Two Coats of Paint – Allen-Golder Carpenter: Winter in America

Contributed by Mary Jones / Allen-Golder Carpenter’s debut NYC show, “To Dream of Smoke, examines the aesthetics of hip-hop culture as a window into “masculinity, pride, posturing, incarceration, censorship and social programming.” A gender non-conforming interdisciplinary artist, activist, and poet born in Washington, DC, in 1999, Carpenter’s view is personal and close to home. Their work centers on rap music as a vibrant expression of Black culture, including the discomfiting relationship rap often has to violence as a statement of manhood, and the subsequent trap of prison. Carpenter explores the unrealistic expectations that many young Black people develop when drawn to an aesthetic that glamorizes violence, money, and fame. They deliver a complex message with the brutal declarations of an activist, but also the compassion of a poet.  

Among the 14 pieces in the show, including a book and a collaborative audio piece by Carpenter and Blackhaine, there are three small pieces from 2024 titled Switch 1Switch 2, and Switch 3. These key images are screen-grabbed pictures of fingers holding a small black plastic object, which Carpenter identifies this object as the “switch … an illegal black-market attachment for Glock handguns that, when attached, converts them into fully automatic weapons.” He further explains: “Its name appears frequently in the lyrics of many street rap songs… Most people have no idea what it is and couldn’t identify it even from looking at the photos, but this object that’s no larger than a quarter, could land you in prison for close to a decade if you’re unlucky enough to be caught with one.” 

The Race 1 epitomizes the connection between rap and violence. Here Carpenter creates on the floor an abstract weapon: a laser level encased in two pieces of steel. The level shines its light over a photoprint of the rapper Tay-K, shown with a rifle and weapon light that resemble the laser. The light moves towards two shattered mirrors, one rearview and the other handheld, then continues up the wall to eye-level, where there are two small adjacent inkjet prints. One is the pixelated image of Tay-K’s Instagram post from prison (with more than a million likes), the other a certification of his platinum single “The Race,” which dropped the day of his arrest on murder charges. He was 17 at the time. For Carpenter, the pixelation of photos of rappers, which occurs frequently throughout the show, indicates censorship and the perverseness of courts accepting rap lyrics as evidence against the artists – a reflection of the racial prejudice whereby Black rappers are generally assumed to be criminals. 

Carpenter’s choice of materials is notably potent and specific. He uses the scavenged, repurposed, cheaply manufactured, and photocopied stuff of the over-industrialized world, stark realities imbued with symbolic punch. They are palpable manifestations of Carpenter’s view that “we live in a time where it seems like exhaustion and disposability are at an all-time high.” A bag of powdered sugar wearing a black ski mask is combined with a grid of 30 photocopied pages that complete the image of rap artist Q Da Fool leaning against the wall in Untitled (Self Portrait).  In I Choose Violence, two kinds of digital scales are placed on the floor directly beneath two eye-level photos of incarcerated rapper Glokk40Spaz. The first scale is a rather typical bathroom type and represents the rise of eating disorders in the male Black community; the second is the kind used to weigh drugs. They could also reference the weight of a choice made by a teenager with a gun, or the dubious scales of justice.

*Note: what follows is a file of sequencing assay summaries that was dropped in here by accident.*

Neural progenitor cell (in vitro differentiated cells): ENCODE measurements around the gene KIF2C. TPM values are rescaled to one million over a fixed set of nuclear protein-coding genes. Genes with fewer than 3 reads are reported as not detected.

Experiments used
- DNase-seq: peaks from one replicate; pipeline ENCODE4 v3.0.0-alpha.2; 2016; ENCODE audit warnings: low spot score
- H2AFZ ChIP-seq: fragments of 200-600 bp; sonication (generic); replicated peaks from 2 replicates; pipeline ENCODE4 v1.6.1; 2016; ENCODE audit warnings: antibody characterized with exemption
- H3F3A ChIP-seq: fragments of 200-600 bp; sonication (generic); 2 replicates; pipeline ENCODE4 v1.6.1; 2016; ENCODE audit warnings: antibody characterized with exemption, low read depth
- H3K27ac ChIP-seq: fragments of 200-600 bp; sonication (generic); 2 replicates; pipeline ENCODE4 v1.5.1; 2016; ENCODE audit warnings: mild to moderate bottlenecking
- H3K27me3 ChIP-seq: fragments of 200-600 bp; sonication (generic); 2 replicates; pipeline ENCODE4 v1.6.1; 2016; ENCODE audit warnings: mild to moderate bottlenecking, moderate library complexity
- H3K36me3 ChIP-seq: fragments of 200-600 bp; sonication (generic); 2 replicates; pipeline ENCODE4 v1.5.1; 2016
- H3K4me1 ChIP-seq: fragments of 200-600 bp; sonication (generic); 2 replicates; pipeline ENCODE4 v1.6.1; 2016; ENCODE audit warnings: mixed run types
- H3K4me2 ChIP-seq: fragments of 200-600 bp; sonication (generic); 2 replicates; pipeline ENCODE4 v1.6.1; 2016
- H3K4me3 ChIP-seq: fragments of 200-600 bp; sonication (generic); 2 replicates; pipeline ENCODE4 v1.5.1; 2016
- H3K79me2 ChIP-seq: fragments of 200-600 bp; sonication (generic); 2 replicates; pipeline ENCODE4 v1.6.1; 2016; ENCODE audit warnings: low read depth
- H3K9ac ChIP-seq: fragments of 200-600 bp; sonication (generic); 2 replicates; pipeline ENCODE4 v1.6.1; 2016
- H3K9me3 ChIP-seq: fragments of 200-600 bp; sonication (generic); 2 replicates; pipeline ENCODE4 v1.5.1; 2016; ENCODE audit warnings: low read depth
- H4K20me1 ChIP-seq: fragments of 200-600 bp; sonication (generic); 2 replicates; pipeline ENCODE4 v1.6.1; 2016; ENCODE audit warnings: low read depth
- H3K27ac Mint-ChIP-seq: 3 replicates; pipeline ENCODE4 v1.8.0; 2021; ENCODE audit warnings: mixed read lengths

The materials of Race 2 are equally resonant. This piece is a rectangular grid, vertically suspended, made of 32 of the plastic bags used for the personal belongings of inmates when they arrive at prison. The bags are draped over a steel rod, so we only see half of them. The 16 bags facing the viewer make up a frontal image of Tay-K, those on the opposite side his image from behind. Included in each bag are bits of broken, tempered glass and shreds of white cloth, representing the white tank tops worn by many Black men. Poet and musician Gil Scott-Heron’s song “Pieces of a Man” has been an influential source for Carpenter’s visual symbolism for the body: Black lives shattered by racial injustice. Stone Soldier 1 is a white dress shirt, price tag still attached, fused with a cement cast of a bulletproof vest. Carpenter has no use for pedestals, either functionally or metaphorically, and this piece, like the self-portrait, leans between the wall and the floor the way a body would. Their Instagram post shows someone wearing the vest, unable to breathe under its weight.  

Carpenter finds many pieces to the puzzle of our times, to the measure of a man, and to the opportunistic, predatory forces that attempt to direct his fate. They are careful not to condone violence, but look clearly at the powerful circumstances that perpetuate it. While Scott-Heron’s song “Winter in America” talks about a chill that’s settled in this country, a “season of ice” that’s here to stay, Carpenter’s work is crackling with the energy that they find in the family and community they honor.  As Carpenter says, “as the pieces must be reassembled, there lies the potential for something new, and even beautiful to emerge.”

Allen-Golder Carpenter: To Dream of Smoke,” No Gallery, 105 Henry Street, Store #4, New York, NY. Through April 7, 2024.

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